This partially fulfills the project’s mandates to bring children on board as critical conveners of biodiversity conservation efforts for sustainable succession.
The two-day instructor-led course equipped the volunteer teachers with the required skills to engage school children as ambassadors of biodiversity conservation in fun yet educative ways.
In her welcome address, IITA Deputy Director-General, Corporate Services, Hilde Koper, expressed her pleasure at seeing the training participants and their interest in creating the clubs. She recognized them as ambassadors of IITA and biodiversity champions to promote reforestation and environmental conservation in their community and among school children. She stressed further that ‘’Our environment is important for the future of everybody.’’
In his lecture on Biodiversity Conservation, Ademola Ajayi, IITA Forest Center Environmental Education Officer, emphasized that we experience habitat degradation due to farming and urban development. He highlighted the forest’s role as the “lungs of the earth”, noting that we need our forest reserves to breathe clean air. He explained the difference between conservation and preservation: “Conservation does not mean ‘don’t touch’; it means ‘use sustainably’. To conserve, we raise awareness and contribute actively to conservation actions.”
Speaking on Child Rights’ Protection, the Head Teacher at the International School of IITA, Derek Smith, said: “We must not just prevent the abuse of children; we must take steps to report child abuse anywhere we see it occur.” He called on participants to observe Child Protection Policies as they raise young conservationists in school pupils.
Educational Consultant and Early Childhood Specialist Anu Akinola took participants on an exciting journey, giving valuable hints on creating their Conservation Club and making it the go-to club for school children. “A good conservation club coordinator must be knowledgeable about the environment, bring innovations to children in a fun way, be creative and hands-on, be internet savvy, and have impeccable communication skills,” she added.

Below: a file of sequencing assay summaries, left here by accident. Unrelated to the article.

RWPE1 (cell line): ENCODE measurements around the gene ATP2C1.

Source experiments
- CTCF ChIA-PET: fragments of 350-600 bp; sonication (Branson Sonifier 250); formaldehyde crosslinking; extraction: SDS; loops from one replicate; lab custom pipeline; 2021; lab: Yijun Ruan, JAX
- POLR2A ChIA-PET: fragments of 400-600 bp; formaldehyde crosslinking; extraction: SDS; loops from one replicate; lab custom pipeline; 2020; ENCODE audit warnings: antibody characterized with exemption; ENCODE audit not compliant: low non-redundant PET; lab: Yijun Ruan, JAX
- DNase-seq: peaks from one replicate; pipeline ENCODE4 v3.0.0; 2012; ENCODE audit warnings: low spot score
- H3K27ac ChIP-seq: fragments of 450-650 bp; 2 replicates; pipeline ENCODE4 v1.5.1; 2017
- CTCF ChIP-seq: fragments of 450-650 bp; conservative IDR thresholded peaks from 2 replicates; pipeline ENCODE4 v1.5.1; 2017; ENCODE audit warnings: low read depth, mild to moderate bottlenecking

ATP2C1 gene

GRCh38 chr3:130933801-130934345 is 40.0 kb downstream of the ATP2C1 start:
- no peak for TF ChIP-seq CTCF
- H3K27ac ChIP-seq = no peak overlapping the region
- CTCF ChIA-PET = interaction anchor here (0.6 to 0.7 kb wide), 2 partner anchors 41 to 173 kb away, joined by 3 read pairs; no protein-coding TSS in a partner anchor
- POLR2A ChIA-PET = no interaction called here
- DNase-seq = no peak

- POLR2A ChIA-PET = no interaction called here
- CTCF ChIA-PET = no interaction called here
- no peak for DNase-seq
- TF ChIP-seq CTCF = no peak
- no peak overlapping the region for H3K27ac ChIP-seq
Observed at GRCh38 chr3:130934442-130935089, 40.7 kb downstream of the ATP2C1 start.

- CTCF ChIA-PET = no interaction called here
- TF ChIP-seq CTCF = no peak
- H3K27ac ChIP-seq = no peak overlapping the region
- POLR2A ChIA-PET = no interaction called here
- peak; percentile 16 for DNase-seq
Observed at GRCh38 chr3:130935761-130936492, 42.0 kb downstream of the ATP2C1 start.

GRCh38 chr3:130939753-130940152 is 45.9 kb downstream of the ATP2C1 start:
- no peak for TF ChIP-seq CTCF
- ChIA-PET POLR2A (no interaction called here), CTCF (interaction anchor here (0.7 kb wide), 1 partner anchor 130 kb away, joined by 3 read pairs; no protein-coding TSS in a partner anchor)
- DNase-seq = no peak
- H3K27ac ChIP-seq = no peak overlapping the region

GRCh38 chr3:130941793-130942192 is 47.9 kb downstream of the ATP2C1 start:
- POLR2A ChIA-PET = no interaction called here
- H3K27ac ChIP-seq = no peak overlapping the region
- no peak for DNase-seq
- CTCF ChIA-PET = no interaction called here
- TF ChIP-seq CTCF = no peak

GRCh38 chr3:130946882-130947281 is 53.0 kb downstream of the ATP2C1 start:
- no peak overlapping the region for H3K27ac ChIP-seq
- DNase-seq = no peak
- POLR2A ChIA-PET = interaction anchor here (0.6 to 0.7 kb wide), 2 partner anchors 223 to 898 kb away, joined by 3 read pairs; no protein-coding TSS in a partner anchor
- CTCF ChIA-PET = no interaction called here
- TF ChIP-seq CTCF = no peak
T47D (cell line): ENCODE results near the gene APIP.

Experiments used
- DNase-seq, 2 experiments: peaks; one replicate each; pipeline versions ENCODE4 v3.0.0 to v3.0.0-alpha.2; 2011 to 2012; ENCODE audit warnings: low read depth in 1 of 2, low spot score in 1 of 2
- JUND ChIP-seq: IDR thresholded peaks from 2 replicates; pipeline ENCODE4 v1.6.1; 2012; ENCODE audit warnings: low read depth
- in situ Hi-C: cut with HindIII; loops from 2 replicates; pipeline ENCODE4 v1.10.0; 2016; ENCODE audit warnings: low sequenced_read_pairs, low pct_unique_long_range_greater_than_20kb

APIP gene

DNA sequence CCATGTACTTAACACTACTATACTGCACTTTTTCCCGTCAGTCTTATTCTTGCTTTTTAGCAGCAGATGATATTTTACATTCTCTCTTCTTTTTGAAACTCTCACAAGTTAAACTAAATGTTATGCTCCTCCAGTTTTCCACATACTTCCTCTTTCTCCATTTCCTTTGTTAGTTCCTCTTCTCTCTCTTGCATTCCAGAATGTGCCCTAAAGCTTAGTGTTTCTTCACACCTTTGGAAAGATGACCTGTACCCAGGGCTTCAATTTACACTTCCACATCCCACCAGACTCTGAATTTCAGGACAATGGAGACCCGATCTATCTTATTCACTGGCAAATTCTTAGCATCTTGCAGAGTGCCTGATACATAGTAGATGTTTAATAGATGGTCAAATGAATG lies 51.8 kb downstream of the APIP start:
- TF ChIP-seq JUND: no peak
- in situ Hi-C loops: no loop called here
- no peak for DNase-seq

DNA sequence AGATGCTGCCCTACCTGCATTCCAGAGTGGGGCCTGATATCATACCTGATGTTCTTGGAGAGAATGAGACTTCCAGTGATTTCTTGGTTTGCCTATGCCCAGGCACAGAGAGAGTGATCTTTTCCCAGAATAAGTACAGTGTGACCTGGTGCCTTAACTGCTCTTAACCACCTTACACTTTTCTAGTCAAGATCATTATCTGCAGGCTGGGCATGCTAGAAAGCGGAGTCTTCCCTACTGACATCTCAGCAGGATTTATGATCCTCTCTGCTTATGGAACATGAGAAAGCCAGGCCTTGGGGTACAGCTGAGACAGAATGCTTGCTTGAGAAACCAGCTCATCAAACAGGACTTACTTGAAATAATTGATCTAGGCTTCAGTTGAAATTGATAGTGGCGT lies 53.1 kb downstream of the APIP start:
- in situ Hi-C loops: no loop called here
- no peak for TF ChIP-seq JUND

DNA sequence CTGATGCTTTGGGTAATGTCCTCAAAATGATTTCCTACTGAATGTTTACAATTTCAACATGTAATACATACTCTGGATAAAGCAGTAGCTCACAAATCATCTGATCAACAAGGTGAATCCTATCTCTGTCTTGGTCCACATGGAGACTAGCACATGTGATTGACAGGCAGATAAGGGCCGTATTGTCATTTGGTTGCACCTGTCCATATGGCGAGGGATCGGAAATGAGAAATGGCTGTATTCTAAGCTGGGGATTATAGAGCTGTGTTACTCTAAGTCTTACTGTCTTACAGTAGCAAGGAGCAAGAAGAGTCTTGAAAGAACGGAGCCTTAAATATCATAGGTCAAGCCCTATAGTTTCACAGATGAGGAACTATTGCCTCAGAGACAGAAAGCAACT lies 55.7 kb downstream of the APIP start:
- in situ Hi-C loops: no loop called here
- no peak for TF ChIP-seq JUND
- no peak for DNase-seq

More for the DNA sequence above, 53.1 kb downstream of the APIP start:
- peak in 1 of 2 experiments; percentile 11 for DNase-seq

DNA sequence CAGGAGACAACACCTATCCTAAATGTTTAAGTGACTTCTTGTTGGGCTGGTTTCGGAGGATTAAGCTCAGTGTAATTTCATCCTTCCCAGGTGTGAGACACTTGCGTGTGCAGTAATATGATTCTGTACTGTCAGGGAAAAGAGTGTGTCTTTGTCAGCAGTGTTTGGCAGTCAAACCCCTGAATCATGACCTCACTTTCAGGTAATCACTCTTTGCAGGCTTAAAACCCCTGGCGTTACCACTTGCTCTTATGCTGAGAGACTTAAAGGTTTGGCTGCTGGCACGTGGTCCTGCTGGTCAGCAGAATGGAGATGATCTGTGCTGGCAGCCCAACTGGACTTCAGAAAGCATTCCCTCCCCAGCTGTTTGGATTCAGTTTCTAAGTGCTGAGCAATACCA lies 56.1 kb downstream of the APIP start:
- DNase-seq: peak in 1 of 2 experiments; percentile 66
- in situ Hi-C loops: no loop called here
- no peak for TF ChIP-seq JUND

In her address on risk management, the Head of Administration in IITA’s West Africa Hub, Sylvia Oyinlola, enumerated anticipated risks associated with reforesting Olokemeji and how to address them. The exercise elicited useful contributions from the participants and equipped them with skills to solve anticipated challenges during the School Conservation Club activities.
Representatives from Nigerian Breweries (NB) Plc, project partner and donor, gave participants an insight into the company’s reasons for committing to Olokemeji Reforestation. They said “it is their way of giving back to the community where they take 95% of their production resource—water.”
Jennifer Uchendu, Head of Sustainability and Regulatory Relations, said NB’s Brew A Better World Agenda takes community and stakeholder engagement seriously, as much as it commits to planting trees to reforest Olokemeji. The latter directly contributes to mitigating soil erosion and improving the water-retention capacity of the region’s underlying aquifers, while the former contributes to improving the quality of life of community members and ensuring the project’s sustainability.
The training participants were enthusiastic about converting all they had learned to raise pupils committed to conserving our natural resources in their different SCCs.